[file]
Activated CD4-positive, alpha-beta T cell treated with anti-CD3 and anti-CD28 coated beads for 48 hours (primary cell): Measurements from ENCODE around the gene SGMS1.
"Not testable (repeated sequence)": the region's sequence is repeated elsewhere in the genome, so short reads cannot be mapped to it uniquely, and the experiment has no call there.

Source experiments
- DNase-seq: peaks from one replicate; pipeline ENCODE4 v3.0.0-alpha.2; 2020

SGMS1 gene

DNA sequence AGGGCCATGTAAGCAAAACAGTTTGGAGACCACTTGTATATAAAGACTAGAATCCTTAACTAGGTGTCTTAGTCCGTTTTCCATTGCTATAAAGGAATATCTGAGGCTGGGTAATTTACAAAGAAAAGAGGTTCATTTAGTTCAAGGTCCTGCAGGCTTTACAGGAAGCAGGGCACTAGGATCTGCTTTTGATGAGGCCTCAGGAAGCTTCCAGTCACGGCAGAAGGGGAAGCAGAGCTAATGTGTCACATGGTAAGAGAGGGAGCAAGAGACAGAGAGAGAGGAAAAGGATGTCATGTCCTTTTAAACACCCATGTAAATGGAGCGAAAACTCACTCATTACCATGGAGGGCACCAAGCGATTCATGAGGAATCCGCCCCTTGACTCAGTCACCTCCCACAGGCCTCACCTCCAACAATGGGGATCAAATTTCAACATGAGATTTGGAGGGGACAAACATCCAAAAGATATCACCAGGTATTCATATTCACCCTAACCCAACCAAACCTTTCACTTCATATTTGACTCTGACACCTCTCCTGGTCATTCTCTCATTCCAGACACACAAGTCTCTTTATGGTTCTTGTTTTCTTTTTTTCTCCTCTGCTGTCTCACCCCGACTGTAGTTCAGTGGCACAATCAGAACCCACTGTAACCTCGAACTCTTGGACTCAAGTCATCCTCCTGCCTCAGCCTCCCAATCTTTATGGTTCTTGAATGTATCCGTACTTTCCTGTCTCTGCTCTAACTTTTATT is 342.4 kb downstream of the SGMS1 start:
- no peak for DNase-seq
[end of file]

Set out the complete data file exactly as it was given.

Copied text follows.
Activated CD4-positive, alpha-beta T cell treated with anti-CD3 and anti-CD28 coated beads for 48 hours (primary cell): Measurements from ENCODE around the gene SGMS1.
"Not testable (repeated sequence)": the region's sequence is repeated elsewhere in the genome, so short reads cannot be mapped to it uniquely, and the experiment has no call there.

Source experiments
- DNase-seq: peaks from one replicate; pipeline ENCODE4 v3.0.0-alpha.2; 2020

SGMS1 gene

DNA sequence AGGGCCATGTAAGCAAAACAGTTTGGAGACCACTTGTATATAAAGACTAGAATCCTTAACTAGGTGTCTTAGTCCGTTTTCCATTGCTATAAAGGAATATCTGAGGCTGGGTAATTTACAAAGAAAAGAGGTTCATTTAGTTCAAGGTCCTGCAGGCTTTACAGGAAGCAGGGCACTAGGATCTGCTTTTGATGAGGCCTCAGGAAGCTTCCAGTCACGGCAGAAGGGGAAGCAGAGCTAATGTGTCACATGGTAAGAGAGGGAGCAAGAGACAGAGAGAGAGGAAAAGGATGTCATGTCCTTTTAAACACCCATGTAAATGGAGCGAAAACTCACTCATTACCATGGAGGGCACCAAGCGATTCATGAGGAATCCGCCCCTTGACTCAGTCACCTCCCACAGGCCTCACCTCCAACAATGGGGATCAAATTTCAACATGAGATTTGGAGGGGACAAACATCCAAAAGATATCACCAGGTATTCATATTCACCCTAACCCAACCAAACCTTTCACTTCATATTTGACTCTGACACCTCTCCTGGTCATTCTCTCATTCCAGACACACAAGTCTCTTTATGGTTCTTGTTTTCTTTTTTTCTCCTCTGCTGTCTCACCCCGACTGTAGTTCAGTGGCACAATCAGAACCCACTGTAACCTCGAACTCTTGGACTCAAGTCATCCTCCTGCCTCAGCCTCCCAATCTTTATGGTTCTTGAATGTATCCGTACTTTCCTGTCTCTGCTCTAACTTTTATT is 342.4 kb downstream of the SGMS1 start:
- no peak for DNase-seq